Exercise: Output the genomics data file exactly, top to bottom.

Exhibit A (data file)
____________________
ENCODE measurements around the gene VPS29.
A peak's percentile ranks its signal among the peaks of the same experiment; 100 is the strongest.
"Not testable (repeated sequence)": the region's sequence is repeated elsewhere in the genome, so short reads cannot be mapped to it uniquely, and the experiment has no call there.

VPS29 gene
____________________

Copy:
ENCODE measurements around the gene VPS29.
A peak's percentile ranks its signal among the peaks of the same experiment; 100 is the strongest.
"Not testable (repeated sequence)": the region's sequence is repeated elsewhere in the genome, so short reads cannot be mapped to it uniquely, and the experiment has no call there.

VPS29 gene